I initially tried to avoid writing about this story because it depresses me immensely, but it just kept mushrooming until I felt compelled to say something about it. First off, Ozzie Guillen is a baseball manager. He has absolutely no influence over American foreign policy, and his opinions count in the grand scheme of things for exactly the same amount as mine do…in other words they don’t count for jack shit. The idiots who were out there protesting his remarks need to get a fucking grip already. Or better yet, if they are so damned concerned about what is going on Cuba maybe they ought to just pick up and go back there.
Secondly, regarding the craven ownership of the Miami Marlins, it would be one thing to put out an official statement affirming that the opinions expressed were the personal opinions of Ozzie Guillen and not the Miami Marlins baseball club. But by suspending Guillen they have set a very bad precedent in which any fringe group with a chip on its shoulder will demand a suspension for anyone in their organization who says something they perceive as offensive. Considering that the team employs a large group of rich young male athletes—a demographic not exactly known for its sensitivity, particularly towards women—they really should have thought this action through a little better.
But lastly and most importantly, this incident has once again aimed the direct spotlight at America’s absolutely asinine foreign policy towards Cuba. The last time that tiny island nation posed any legitimate threat to the United States was when President Kennedy stared down Nikita Khrushchev and forced him to withdraw the Soviet nuclear missiles that were being installed there. Since the end of the Cold War and the loss of its Soviet patron, Cuba has essentially lost the ability to project its power or even much influence beyond its own borders.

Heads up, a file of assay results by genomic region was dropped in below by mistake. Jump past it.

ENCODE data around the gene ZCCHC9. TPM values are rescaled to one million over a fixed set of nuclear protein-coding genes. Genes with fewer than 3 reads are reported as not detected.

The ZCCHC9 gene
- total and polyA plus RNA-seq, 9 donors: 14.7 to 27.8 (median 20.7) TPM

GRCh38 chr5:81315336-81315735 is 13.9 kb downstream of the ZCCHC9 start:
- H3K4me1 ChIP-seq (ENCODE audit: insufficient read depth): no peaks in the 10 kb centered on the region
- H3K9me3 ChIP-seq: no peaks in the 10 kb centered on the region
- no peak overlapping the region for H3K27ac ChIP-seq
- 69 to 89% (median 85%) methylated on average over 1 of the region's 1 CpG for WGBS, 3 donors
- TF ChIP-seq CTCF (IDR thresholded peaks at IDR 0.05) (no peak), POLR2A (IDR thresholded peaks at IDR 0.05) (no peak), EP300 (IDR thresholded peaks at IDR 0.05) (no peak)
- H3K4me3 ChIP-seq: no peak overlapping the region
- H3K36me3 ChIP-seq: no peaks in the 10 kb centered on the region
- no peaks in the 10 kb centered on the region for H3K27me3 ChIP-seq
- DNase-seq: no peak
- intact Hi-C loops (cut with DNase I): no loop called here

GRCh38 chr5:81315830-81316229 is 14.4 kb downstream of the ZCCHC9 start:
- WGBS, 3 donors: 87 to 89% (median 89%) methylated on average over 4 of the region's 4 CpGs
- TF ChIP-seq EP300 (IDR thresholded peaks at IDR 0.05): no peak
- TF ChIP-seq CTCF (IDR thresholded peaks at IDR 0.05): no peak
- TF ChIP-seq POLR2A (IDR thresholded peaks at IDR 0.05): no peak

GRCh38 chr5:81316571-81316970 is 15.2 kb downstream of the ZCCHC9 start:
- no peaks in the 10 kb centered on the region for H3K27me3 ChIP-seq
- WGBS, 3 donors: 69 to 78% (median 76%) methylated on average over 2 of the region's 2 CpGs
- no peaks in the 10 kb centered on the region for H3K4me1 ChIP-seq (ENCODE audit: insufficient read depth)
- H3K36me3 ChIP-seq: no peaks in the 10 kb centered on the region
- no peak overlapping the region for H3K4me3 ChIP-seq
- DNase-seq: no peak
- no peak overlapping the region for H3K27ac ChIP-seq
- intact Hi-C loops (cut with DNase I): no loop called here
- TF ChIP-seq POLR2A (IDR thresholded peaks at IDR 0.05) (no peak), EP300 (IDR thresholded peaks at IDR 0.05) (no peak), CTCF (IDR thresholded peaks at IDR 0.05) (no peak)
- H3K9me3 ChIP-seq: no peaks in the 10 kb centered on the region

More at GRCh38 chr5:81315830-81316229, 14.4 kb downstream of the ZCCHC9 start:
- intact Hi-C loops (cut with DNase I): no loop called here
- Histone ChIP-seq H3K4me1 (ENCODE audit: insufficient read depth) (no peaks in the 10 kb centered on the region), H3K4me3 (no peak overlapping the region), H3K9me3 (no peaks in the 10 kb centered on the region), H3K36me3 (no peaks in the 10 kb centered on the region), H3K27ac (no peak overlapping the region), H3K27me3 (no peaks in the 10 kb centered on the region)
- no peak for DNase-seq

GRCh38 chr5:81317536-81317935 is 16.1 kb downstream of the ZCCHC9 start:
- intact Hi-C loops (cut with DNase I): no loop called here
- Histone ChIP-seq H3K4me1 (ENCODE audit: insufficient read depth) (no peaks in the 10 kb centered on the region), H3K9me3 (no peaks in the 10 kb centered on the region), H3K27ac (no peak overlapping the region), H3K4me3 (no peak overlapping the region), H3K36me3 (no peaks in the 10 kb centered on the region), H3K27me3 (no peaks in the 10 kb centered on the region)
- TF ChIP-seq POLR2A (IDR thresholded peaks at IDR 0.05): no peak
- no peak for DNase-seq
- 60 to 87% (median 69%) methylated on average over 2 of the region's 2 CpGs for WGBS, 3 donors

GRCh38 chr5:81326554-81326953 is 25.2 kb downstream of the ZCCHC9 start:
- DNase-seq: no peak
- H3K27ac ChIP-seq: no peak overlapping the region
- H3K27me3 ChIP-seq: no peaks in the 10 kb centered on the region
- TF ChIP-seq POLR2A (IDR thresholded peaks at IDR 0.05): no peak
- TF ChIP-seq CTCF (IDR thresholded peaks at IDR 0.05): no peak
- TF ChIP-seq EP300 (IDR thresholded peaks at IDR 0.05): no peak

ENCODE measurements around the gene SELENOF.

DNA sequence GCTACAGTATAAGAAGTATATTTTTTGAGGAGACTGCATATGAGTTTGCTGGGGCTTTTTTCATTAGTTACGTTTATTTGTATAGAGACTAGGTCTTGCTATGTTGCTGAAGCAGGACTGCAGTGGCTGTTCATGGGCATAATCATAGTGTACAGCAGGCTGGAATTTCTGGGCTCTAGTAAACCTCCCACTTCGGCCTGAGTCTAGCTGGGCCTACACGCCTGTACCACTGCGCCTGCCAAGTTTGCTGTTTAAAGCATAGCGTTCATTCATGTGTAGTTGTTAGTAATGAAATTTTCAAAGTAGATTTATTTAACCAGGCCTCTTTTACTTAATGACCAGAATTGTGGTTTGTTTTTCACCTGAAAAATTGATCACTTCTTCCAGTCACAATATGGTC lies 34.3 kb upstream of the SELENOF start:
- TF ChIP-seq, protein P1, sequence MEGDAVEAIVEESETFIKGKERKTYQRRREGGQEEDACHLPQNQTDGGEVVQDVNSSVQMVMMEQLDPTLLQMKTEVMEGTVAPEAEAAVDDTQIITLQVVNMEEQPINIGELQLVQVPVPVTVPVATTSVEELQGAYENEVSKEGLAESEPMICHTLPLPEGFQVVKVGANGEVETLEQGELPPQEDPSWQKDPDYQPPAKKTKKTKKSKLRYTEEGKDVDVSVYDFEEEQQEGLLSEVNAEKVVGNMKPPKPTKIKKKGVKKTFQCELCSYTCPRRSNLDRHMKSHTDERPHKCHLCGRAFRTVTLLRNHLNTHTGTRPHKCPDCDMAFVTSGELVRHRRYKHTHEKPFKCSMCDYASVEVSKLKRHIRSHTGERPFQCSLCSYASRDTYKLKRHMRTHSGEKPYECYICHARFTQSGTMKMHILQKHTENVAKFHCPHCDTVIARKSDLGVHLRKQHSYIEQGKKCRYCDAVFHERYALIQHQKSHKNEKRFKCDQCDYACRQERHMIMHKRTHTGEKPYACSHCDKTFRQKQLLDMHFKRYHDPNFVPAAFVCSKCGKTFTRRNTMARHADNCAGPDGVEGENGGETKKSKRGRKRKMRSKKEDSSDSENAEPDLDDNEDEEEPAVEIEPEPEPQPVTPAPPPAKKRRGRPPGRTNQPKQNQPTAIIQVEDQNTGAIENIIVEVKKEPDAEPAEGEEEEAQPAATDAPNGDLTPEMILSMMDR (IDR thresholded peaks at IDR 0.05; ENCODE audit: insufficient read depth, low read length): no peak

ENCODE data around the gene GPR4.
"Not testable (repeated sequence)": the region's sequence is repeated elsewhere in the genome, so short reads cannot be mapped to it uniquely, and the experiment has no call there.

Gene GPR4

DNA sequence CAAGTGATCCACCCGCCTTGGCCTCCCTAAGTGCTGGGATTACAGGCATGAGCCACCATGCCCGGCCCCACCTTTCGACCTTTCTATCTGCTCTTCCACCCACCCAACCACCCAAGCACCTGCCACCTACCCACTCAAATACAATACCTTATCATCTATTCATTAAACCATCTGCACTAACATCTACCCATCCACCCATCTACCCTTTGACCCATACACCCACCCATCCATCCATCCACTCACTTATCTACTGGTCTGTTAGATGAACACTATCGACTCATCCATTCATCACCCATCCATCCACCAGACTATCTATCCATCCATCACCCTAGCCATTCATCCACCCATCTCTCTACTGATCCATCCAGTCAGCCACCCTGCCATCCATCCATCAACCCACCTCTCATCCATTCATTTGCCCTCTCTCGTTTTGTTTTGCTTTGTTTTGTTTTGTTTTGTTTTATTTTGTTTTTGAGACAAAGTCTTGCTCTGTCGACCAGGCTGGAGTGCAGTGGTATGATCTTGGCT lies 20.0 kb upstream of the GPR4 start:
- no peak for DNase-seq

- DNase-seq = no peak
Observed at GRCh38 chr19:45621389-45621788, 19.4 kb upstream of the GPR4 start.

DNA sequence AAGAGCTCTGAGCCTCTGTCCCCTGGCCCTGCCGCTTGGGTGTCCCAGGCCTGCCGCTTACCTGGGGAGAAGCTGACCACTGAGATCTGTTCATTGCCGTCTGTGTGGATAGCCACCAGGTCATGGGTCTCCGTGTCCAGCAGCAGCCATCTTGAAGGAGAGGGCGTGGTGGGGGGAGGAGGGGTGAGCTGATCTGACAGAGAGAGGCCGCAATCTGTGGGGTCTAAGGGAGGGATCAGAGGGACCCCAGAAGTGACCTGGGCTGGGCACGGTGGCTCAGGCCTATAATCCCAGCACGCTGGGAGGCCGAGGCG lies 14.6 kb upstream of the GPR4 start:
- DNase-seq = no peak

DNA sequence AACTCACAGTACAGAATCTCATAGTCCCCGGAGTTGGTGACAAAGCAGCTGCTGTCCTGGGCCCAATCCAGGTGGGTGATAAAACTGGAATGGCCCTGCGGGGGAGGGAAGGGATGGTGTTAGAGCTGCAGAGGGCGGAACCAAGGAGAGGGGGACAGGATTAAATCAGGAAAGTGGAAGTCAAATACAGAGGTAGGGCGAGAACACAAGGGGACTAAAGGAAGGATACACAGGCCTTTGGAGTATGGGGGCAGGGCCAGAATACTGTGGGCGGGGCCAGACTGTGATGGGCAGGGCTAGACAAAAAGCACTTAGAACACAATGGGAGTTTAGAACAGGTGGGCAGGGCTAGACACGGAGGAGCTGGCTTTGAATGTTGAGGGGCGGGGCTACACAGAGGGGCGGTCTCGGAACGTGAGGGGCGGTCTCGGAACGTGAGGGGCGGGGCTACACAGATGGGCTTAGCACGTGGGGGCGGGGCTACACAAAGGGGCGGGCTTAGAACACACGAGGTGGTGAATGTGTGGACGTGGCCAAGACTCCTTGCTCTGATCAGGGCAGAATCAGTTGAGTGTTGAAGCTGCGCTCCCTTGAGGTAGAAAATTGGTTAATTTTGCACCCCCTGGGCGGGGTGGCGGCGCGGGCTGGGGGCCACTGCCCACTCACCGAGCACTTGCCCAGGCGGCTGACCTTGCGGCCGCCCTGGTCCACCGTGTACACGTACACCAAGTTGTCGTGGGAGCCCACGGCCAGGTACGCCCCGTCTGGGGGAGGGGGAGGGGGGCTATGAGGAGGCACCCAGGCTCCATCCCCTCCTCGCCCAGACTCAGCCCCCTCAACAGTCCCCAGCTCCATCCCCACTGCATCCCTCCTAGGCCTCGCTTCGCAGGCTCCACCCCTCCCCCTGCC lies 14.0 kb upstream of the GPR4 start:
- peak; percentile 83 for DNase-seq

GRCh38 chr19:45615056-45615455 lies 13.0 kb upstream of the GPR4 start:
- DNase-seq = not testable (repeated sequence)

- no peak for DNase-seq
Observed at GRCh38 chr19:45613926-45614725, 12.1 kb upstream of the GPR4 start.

The country today, where the aged and infirm Castro is no longer even the president any more, has little significance on the world stage. And as for the regime still being technically “communist,” like in China and Vietnam that term no longer has much if any remaining relevance. Cuba is certainly not a democratic society, but given just how tightly the billionaire oligarchs control American politics and how most U.S. government policies involving support for big business, war and empire change little if at all no matter which party is in power, one could reasonably make the same exact argument about this country.
It is long past time or America to get over its petulance about its failure to dislodge Castro after he thumbed his nose at us after the revolution. His side won and the side of the Cuban exiles in Miami lost. In that they are no different than the losers of any war throughout world history, and in fact are living much better lives than do most unfortunates who have ever found themselves in that situation. They can continue to whine and moan about the downfall of the corrupt, gangster-ridden regime Castro replaced, but the rest of the world has rightly moved on. As for Ozzie Guillen, if because of this stupid flap he stops running his yap he'll become just another supremely uninteresting sports personality.
Bonus: A sweet little tune from the criminally underrated Florida indie rock band, The Silos, off of their classic 1987 album, "Cuba"